In the design verification role, execution tools must then carry all kinds of simulation capabilities. In complex problem domains, they must be able to handle very complex class definitions and interactions.  In large systems, they must be able to simulate network latencies, distributed transaction failures, large loads, and similar system events. In short, in an executable design suite, this would be a different set of tools than those which might use the executing design as a framework for a finished product.

A second role is to constrain and inform the design.  Almost everywhere I work, designs are assembled in linear fashion as design documents (there's a good article, somewhat tangential to this discussion, in the January 2009 issue of Communications of the ACM: the "Ontology of Paper": The author argues that paper design documents are an idea whose time has passed.)  Design fragments expressed in UML are exported from the design tool as images and pasted into the document.  The whole thing is handed off to implementers for coding. These folks proceed to translate those diagrams and associated text into classes and subsystems and packaging.  When the design changes (as it inevitably must, when requirements become better understood and original design approaches don't pan out as expected), the loop is seldom closed by updating the design.  When the application moves to maintenance, the coupling between requirements and implementation quickly becomes hard or impossible to discern. Maintenance costs much more than it should, as new designers and developers spent far more time than necessary trying to understand what's there so they can update it intelligently.  The problem is exacerbated in agile projects, which are, effectively, in maintenance from the first day a new programmer joins the development team or a key one leaves.

If the design itself formed a key part of the finished deliverable--it's skeleton--then the design would always be in sync with the deliverable, and the extra step of translating what has already been built in design space into code space would be skipped.  What a boon for developers, designers, and maintainers!

A third role might be to constrain the implementation--to complain if the implementation diverges too far from the design.  I'm not sure how this would work, though I have some ideas, which I'll flesh out in future posts.

Wednesday, February 11, 2009

Disclaimer, and Some Links

I work for Gorilla Logic (  I joined the company back in August 2008 because I wanted to work on and with the company's "Gorilla Execution Engine", recently open-sourced at  It executes state processes, static class diagrams, and use cases, and is the best example of what I'm trying for as I have seen to date. I think I'm objective about the GXE; feel free to call me on it.

I started the Exec Design project on sourceforge ( some time ago to work on the same set of problems the GXE solves.  Some work is still going on there, as we have a lot of ideas to try out, and that seems like as good a place as any.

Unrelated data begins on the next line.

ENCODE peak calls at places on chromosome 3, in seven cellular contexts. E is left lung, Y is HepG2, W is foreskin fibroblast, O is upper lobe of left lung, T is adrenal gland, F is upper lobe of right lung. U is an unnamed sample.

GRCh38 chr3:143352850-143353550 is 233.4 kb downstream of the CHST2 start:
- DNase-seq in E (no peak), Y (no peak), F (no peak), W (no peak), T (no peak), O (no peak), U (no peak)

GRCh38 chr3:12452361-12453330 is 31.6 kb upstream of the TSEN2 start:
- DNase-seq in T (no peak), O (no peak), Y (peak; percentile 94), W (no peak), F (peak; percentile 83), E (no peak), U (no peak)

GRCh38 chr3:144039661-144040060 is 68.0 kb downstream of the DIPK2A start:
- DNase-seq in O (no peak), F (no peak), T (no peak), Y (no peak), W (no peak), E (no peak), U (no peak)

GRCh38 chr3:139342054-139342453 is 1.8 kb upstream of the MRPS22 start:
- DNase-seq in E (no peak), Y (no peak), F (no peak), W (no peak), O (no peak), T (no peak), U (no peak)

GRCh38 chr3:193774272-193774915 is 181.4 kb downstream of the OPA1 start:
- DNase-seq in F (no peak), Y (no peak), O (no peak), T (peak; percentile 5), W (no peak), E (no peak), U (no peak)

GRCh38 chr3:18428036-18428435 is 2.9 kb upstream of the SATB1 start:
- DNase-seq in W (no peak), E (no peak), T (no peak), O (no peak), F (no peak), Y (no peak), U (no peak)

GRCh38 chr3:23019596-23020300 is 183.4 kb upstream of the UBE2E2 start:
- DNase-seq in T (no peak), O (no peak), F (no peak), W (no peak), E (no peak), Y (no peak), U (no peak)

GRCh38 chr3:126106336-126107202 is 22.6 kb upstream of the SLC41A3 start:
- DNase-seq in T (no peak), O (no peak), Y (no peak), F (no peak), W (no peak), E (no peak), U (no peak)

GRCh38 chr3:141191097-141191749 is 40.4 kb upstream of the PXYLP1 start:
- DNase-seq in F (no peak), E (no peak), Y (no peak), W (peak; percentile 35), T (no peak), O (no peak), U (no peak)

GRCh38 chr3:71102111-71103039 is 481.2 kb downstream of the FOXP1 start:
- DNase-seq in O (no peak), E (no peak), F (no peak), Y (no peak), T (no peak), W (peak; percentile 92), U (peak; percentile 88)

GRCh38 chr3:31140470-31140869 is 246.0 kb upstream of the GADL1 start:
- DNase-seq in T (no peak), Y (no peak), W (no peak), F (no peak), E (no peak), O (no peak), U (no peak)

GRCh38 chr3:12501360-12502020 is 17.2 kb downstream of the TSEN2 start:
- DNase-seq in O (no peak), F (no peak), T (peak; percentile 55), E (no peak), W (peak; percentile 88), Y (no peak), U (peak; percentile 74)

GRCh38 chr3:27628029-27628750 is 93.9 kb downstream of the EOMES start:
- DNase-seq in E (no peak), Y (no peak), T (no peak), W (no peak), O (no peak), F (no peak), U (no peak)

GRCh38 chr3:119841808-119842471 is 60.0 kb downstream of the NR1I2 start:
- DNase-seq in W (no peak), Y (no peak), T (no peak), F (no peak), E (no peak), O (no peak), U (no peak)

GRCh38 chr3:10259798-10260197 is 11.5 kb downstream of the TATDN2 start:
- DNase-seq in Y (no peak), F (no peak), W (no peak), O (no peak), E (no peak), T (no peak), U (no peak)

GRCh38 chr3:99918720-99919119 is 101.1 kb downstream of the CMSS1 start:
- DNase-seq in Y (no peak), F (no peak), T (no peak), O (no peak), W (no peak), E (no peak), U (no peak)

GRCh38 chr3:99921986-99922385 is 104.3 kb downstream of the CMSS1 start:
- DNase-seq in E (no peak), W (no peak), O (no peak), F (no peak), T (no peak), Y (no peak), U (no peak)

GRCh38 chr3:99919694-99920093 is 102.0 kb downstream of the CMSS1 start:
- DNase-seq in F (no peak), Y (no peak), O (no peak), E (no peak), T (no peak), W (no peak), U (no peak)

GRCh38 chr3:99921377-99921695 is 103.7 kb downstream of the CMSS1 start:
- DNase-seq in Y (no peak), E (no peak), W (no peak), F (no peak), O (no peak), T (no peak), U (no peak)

The obvious starting place for executable designs in UML are the behavioral models: interaction diagrams (sequence, collaboration), activity diagrams, and state charts.  Oddly, I've not seen anything which executes interactions or activity diagrams.  There are, however, lots of state machines available in open source.  All the ones I’ve played with merely execute user code, which is exactly how executable design should work: the designer provides the framework, but coders still write the detailed code.  This approach (especially if your state machine can execute the UML state process diagram directly) is exactly what I mean by executable design.  Coders still code; we don’t create a new language and expect designers to use it to fully specify the final system, but we do fully leverage designers’ work in UML.

My first state machine ( implementation requires developers to implement specific interfaces to specify guards, actions, triggers, etc.  This approach is too restrictive.  We want the tools to be able to do this, yes, but it should be part of the design, not a limitation of the state machine itself.  I implemented it that way to force developers to separate these things in code, but I hadn't thought through the problems it introduces, and I wouldn't do it that way now.

There’s a state machine which runs Argo UML state diagrams directly (; I haven’t had time to look into the tool yet, but a cursory look at their web site indicates it may be an interesting project.

The GXE state machine is quite powerful, but I haven't worked with it enough to provide a good review, so I'm going to postpone that for the weekend update.

Given what I said last Sunday about executable designs, here are some characteristics I think an "executable design" engine or suite should have:
  • Developers can extend the model in a natural way.  For example, if the design specifies a method on a class, the developer just creates the appropriate class file and codes the method.  The execution engine melds the class in the model and the class as coded according to appropriate rules.